A recurring question on the rather lovely corner of Napoleonic Twitter I inhabit is: who was Napoleon’s best marshal? There are usually a variety of suggestions put forward; Davout and Masséna are usually branded the superior generals, Soult often touted as a fine tactician, Ney acknowledged as the man you’d be most inspired to follow and Bernadotte is always popular with those who have the strongest anti-Napoleon sentiments. There are of course other considerations; Berthier was absolutely the most essential of them all, Murat probably the bravest and, if you were ranking them based on who was the most morally decent man, the top spot would have to go to Moncey.Continue reading “Marshal Monday – the Marshals in Napoleon’s Words”
Seasons greetings and welcome to the Napoleonic Marshals Christmas party; the grandest party in all of Europe. The venue is large and opulent, festooned with numerous Christmas trees, each decorated with little gold bees and glittering Ns. They almost out-sparkled by the glittering decorations of the 27 uniformed men currently filling the main function room.Continue reading “Marshal Monday – The Marshals’ Christmas Party”
I can’t remember a time when I didn’t want to be a mum. I was broody from around the age of 19 and I was the kind of person who always said ‘I’ll do such and such when I have kids’. I met my husband in 2009, we married in 2014 and right from the early days we would say ‘That’s the kind of Halloween costume we’ll buy when we have kids’, ‘we’ll read those books when we have kids’, ‘that’s the kind of outfits we’ll get for our kids when we have them’. When, when, when.Continue reading “What to Expect When You’re Not Expecting: Dealing with Infertility in your 20s.”
Louis-Nicolas Davout is generally accepted by most historians to be one of Napoleon’s best marshals. Described by A.G McDonnell as ‘the only pupil Napoleon ever had’, he was seldom beaten and demanded rigid discipline from his troops and thus earned the nickname ‘the Iron Marshal’. Sometimes he is described as though that were literally so; that he was cold, hard and unbending.Continue reading “Marshal Monday: How Davout risked the guillotine to save his mother.”
The lives of the twenty six Marshals of the Empire under Napoleon have become a real passion of mine following last year’s Marshal Monday series, so I’ve been buying up books on the subject left right and centre now that I’m getting the chance to do a little more reading again. One of these was A.G MacDonell’s Napoleon and his Marshals, which I downloaded on Kindle for about 99p before my baby arrived but have only got round to now. Continue reading “Marshal Monday: Napoleon and his Marshals by A.G. MacDonell”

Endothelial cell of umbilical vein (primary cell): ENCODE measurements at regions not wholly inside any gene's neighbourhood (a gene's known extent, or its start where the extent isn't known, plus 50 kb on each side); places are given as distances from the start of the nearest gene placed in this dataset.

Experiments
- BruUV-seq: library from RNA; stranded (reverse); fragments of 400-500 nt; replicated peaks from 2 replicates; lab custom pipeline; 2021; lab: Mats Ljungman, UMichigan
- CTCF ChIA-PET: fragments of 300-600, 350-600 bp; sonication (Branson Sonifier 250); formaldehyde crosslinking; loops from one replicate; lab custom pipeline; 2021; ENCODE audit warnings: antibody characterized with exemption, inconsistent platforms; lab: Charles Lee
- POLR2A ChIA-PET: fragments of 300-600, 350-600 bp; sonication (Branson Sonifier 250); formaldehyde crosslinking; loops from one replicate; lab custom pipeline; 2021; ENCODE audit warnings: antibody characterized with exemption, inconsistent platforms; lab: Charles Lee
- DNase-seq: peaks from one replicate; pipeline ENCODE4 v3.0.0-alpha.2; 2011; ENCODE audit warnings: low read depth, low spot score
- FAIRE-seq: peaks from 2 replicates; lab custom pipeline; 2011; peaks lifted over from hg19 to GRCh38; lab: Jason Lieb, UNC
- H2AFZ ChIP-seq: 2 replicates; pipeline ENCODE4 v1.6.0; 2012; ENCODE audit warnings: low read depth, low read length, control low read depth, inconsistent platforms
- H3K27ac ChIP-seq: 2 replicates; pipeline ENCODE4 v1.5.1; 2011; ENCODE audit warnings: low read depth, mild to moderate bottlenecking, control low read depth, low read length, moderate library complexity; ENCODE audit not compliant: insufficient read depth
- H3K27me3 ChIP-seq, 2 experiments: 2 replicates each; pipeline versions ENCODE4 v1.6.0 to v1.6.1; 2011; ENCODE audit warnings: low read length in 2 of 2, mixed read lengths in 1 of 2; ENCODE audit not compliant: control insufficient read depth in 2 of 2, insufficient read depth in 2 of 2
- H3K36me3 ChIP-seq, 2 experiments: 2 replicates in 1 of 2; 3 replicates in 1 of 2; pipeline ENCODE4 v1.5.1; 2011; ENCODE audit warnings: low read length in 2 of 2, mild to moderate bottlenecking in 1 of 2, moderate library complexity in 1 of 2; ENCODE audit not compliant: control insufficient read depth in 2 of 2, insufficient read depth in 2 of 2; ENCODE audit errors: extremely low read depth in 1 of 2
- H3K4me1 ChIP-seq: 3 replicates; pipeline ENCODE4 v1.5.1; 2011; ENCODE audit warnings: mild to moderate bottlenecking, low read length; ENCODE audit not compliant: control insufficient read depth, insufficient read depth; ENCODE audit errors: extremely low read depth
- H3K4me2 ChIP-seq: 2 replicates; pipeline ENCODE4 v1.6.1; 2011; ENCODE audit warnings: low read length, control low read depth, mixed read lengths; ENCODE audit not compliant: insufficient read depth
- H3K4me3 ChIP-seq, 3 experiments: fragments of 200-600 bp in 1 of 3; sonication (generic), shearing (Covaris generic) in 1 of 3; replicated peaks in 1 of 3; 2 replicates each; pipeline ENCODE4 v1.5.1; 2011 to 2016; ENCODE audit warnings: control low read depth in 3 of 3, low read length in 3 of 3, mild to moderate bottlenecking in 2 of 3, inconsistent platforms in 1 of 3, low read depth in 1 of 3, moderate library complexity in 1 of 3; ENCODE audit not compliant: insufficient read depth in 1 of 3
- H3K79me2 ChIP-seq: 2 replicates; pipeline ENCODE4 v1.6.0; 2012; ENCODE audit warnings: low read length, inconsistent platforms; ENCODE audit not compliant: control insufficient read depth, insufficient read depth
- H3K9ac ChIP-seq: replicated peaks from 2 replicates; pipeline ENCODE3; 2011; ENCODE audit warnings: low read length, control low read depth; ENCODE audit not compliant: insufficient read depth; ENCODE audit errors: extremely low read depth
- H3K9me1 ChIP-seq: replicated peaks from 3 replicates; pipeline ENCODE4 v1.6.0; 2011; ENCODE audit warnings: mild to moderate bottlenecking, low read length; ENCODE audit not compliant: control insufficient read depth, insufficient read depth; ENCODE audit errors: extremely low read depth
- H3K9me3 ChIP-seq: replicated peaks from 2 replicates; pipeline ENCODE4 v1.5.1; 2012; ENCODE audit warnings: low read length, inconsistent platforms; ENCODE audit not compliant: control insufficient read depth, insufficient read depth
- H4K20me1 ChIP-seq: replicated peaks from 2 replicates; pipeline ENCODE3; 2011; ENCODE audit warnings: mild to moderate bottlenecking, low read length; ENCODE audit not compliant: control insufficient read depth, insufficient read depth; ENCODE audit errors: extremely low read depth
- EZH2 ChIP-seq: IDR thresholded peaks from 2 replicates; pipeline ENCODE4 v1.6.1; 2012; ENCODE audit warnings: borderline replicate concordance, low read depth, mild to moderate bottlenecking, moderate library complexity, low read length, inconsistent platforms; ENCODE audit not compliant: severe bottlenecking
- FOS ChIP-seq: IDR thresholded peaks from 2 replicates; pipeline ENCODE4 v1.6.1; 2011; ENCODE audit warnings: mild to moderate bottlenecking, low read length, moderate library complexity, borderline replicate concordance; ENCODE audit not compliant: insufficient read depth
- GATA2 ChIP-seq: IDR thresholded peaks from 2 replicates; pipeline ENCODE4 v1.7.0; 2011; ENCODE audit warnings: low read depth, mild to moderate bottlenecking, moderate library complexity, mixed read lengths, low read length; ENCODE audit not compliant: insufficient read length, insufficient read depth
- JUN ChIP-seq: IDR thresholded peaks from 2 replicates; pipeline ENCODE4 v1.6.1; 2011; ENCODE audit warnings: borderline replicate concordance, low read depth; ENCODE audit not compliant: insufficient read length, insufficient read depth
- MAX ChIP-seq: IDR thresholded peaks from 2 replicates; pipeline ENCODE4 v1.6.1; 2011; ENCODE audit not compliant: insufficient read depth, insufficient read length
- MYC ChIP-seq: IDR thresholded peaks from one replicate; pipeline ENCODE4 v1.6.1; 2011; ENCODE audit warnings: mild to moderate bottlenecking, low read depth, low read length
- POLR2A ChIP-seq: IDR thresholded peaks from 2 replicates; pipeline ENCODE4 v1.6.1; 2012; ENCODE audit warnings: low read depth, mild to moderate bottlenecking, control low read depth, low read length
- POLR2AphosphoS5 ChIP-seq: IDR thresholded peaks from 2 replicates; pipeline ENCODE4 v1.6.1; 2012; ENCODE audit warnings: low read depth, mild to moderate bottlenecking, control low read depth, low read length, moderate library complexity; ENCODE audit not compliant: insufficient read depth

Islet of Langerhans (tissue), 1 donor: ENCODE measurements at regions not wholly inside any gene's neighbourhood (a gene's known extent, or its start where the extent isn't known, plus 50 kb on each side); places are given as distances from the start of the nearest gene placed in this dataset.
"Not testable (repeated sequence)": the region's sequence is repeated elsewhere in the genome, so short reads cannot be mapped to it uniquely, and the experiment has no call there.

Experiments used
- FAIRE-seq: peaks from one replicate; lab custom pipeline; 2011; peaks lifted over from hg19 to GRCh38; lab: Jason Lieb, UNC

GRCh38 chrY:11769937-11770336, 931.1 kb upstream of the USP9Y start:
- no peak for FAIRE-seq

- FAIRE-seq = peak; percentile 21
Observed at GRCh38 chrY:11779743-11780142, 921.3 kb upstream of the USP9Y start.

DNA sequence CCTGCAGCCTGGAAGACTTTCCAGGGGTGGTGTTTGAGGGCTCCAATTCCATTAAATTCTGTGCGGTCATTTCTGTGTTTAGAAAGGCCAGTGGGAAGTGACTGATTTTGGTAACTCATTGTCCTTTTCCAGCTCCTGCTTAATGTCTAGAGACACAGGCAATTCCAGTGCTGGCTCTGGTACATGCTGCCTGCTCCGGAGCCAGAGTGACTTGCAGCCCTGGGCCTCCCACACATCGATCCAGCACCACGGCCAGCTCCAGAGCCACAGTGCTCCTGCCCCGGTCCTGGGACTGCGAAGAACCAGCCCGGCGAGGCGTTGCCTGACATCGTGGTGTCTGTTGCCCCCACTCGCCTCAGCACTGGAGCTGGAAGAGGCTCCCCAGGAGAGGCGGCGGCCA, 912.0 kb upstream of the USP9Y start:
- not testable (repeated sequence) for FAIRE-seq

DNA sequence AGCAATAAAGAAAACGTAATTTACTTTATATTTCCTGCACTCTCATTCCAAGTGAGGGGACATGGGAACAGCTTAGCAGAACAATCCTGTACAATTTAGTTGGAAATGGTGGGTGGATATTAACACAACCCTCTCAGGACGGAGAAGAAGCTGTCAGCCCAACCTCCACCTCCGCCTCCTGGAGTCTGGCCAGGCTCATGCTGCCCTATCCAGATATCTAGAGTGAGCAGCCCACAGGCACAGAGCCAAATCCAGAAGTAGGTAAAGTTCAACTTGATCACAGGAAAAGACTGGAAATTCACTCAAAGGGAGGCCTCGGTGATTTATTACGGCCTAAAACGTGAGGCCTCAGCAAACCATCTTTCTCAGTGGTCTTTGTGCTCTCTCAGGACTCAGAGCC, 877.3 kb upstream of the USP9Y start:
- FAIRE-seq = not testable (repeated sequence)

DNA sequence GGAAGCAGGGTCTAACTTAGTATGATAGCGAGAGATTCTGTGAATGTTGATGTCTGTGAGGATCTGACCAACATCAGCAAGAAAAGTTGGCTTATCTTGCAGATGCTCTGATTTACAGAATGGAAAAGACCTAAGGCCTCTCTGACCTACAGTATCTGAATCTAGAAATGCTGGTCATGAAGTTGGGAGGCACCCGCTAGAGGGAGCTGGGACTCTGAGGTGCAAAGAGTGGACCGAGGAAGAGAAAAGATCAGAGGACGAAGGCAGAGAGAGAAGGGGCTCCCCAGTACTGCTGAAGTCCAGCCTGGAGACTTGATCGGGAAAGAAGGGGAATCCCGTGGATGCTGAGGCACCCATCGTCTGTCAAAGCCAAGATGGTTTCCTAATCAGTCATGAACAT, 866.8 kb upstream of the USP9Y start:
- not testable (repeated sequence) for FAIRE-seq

As it’s LGBT History Month and the news has been full of the exciting recent discovery of the diary of Yorkshire farmer Matthew Tomlinson from 1810, in which he showcased a surprisingly progressive attitude towards homosexuality, I thought it seemed like a good time to take a look at the man who was probably the most high-profile gay person in Napoleonic France.
Here we are, the last of the Marshal Mondays!
Thank you very much to everyone who has engaged with this series since I started it in the summer. Whether you’ve interacted on Twitter, Instagram or here on the blog, I’m grateful that you’ve indulged my Napoleonic geekery. It has been so interesting to go through the lives of these 26 men – some of whom would never have risen above warrant officer under the Bourbons – and the part they had to play in an era that changed Europe for ever.
This week, we’re down to the final two and I’m looking at the only one of Napoleon’s marshals to win his baton in Spain, and the one who Napoleon described as “better than one might suppose”: Suchet and Victor. Continue reading “Marshal Monday: Suchet and Victor”
Twenty four marshals down and now only two to go!
I’m maybe chancing my luck leaving Suchet and Victor for next week, but this was going to wind up a ridiculously long post if I’d tried to fit all of the last four marshals in! This week, I’m looking at one of Napoleon’s honorary appointments to the marshalate, along with the man who had one of the most successful careers post-Waterloo.
I’ve got seven marshals left to cover to have written about all 26 (still one more backlog post to do as well) but only two Mondays left before I’m expected to have my baby so the next two weeks are going to have to be cluster-posts. This week I’m looking at Marshals Oudinot, Perignon and Poniatowski.
Another one of the real giants of the Napoleonic Wars today for #MarshalMonday. This week it’s the marshal who Napoleon called ‘the bravest of the brave’ and who would pay the ultimate price for returning to the Emperor’s side during the Waterloo campaign: Michel Ney, Duke of Elchingen and Prince of Moscow. Continue reading “Marshal Monday: Michel Ney, Duke of Elchingen”